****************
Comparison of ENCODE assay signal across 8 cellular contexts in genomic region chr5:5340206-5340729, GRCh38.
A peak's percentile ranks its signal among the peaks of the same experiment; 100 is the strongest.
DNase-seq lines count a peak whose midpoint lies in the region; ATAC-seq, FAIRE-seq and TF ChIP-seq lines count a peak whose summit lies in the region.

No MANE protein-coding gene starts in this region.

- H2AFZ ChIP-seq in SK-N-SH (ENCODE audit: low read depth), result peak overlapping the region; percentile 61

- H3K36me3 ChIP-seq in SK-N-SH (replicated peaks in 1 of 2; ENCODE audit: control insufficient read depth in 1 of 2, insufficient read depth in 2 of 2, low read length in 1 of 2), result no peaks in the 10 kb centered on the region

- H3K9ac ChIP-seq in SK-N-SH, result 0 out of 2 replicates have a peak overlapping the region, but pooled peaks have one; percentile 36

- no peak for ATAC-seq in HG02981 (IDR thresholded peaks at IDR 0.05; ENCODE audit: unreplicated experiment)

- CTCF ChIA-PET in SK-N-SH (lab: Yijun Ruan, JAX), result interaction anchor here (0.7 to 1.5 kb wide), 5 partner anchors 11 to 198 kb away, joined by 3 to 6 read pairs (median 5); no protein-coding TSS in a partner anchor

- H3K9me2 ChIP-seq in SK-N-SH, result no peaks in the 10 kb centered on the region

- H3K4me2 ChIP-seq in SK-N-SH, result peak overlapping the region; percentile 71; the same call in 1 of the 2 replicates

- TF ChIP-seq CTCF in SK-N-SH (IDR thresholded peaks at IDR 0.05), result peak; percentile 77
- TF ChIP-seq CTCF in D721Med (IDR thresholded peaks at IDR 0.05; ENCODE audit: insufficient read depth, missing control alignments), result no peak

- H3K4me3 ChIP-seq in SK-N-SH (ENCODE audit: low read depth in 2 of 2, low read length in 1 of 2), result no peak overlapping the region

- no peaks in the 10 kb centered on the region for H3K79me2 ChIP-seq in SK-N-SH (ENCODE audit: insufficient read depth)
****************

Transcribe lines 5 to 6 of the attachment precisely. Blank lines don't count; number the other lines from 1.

- H2AFZ ChIP-seq in SK-N-SH (ENCODE audit: low read depth), result peak overlapping the region; percentile 61

- H3K36me3 ChIP-seq in SK-N-SH (replicated peaks in 1 of 2; ENCODE audit: control insufficient read depth in 1 of 2, insufficient read depth in 2 of 2, low read length in 1 of 2), result no peaks in the 10 kb centered on the region